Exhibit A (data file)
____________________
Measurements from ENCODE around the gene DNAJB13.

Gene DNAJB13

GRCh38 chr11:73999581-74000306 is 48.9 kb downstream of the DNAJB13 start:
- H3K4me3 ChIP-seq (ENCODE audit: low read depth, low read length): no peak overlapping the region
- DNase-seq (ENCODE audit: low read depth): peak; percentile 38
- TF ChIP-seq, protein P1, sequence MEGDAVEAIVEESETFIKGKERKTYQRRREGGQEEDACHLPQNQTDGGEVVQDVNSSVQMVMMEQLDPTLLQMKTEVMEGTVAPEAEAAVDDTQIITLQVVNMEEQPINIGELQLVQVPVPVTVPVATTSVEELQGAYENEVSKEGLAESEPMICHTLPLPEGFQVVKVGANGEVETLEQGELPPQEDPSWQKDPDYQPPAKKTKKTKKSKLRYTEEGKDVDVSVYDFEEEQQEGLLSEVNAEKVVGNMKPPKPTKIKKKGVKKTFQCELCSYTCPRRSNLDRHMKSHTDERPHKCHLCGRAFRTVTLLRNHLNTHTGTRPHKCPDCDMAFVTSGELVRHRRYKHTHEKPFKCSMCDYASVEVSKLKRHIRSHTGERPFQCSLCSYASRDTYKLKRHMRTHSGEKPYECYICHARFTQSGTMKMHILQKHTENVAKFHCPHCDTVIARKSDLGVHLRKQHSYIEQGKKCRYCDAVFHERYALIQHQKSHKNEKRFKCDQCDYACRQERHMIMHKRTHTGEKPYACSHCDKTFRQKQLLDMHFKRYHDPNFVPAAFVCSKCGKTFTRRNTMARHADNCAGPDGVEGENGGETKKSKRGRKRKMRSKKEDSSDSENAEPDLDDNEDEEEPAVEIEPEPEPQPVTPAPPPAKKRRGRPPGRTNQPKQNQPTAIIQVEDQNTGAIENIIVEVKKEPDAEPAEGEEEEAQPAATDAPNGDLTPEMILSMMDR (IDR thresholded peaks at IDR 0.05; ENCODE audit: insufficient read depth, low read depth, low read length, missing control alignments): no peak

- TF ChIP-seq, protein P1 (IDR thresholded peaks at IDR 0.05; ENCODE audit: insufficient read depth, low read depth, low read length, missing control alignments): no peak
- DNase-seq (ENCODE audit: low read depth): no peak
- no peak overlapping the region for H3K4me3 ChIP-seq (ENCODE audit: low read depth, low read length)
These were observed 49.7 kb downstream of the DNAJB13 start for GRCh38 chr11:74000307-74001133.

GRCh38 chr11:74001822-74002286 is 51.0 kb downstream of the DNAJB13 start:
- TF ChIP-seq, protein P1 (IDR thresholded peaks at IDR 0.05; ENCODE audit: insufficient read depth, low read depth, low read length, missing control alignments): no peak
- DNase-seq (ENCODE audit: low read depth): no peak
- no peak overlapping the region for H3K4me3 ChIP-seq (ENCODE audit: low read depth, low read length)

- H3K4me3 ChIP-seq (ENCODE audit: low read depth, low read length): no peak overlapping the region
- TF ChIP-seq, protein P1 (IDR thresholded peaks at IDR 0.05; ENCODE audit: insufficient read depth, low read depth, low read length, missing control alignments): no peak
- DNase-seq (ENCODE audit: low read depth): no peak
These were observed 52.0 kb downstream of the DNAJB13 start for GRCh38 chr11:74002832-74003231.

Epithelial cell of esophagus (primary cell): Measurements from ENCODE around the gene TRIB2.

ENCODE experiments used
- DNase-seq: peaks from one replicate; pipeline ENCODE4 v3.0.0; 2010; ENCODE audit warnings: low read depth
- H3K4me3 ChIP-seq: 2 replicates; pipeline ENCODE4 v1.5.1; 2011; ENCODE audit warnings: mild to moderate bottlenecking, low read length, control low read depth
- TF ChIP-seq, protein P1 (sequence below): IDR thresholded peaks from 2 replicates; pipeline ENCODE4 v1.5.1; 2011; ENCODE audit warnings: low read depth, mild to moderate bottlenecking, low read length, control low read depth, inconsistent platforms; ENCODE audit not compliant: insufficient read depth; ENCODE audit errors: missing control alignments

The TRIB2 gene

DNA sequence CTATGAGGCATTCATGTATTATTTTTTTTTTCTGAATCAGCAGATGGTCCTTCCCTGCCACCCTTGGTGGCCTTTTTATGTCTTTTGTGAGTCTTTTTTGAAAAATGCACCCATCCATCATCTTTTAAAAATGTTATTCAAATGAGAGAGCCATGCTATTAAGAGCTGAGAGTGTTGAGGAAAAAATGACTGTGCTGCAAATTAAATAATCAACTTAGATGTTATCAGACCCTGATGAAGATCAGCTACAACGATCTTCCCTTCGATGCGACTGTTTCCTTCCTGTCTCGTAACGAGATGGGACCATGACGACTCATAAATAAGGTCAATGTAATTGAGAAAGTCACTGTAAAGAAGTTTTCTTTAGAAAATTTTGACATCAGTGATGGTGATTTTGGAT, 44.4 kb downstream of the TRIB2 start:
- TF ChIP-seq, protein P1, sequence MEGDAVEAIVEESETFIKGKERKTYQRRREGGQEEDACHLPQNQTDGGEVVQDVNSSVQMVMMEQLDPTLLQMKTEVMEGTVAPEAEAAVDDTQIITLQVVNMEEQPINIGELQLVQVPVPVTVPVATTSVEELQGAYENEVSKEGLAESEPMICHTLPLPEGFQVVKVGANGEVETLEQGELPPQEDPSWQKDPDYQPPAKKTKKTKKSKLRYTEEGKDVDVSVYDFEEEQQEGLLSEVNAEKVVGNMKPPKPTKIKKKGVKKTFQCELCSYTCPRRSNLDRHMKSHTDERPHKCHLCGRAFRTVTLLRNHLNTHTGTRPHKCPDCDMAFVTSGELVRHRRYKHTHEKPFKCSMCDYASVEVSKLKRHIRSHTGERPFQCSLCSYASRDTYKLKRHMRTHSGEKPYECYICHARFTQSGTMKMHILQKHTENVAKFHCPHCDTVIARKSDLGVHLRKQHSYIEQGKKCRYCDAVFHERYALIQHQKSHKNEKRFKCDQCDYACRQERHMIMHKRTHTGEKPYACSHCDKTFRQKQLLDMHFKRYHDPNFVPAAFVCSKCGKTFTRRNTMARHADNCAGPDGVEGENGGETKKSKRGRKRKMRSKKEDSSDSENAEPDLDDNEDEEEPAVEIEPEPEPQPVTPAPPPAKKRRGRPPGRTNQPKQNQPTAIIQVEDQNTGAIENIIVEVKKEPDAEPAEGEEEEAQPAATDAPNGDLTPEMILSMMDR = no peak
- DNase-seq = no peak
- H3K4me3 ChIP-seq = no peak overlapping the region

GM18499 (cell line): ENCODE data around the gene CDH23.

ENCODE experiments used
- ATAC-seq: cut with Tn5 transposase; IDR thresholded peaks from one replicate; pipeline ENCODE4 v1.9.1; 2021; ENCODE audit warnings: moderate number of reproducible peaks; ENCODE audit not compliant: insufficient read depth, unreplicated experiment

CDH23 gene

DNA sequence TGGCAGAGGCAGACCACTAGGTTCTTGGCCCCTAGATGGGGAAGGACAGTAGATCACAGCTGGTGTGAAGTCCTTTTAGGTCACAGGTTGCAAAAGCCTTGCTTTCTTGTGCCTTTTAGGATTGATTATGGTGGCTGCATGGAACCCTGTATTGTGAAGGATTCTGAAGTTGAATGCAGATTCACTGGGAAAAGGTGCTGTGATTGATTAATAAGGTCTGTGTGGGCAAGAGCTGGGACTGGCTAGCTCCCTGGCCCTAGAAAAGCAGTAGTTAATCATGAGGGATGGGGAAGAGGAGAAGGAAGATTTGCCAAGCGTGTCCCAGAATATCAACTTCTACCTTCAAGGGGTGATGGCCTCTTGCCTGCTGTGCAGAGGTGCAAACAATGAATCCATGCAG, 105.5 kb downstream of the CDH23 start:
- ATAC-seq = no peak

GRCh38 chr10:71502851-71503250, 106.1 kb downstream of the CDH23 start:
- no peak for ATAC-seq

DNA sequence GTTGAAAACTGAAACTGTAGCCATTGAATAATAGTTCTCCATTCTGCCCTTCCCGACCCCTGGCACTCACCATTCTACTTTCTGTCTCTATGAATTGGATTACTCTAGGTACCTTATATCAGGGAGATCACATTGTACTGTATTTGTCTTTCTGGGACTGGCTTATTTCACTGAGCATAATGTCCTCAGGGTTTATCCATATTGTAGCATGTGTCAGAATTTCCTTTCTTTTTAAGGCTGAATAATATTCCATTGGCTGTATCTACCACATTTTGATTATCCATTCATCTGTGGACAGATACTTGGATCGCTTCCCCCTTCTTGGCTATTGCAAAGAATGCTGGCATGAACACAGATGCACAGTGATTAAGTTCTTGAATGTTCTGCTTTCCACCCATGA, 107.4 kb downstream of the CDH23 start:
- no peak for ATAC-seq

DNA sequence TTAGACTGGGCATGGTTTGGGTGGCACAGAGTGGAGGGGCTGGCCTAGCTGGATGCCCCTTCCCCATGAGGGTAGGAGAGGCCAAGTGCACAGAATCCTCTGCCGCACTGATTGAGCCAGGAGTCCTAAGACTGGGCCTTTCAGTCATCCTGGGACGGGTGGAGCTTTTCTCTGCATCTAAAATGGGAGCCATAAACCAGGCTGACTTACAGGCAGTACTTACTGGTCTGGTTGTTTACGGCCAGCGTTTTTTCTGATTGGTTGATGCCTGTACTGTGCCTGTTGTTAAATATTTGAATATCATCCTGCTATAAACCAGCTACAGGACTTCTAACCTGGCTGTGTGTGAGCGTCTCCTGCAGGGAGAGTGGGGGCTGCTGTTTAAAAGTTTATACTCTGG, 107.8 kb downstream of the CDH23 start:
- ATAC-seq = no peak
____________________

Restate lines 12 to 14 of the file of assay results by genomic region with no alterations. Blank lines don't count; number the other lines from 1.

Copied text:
- TF ChIP-seq, protein P1 (IDR thresholded peaks at IDR 0.05; ENCODE audit: insufficient read depth, low read depth, low read length, missing control alignments): no peak
- DNase-seq (ENCODE audit: low read depth): no peak
- no peak overlapping the region for H3K4me3 ChIP-seq (ENCODE audit: low read depth, low read length)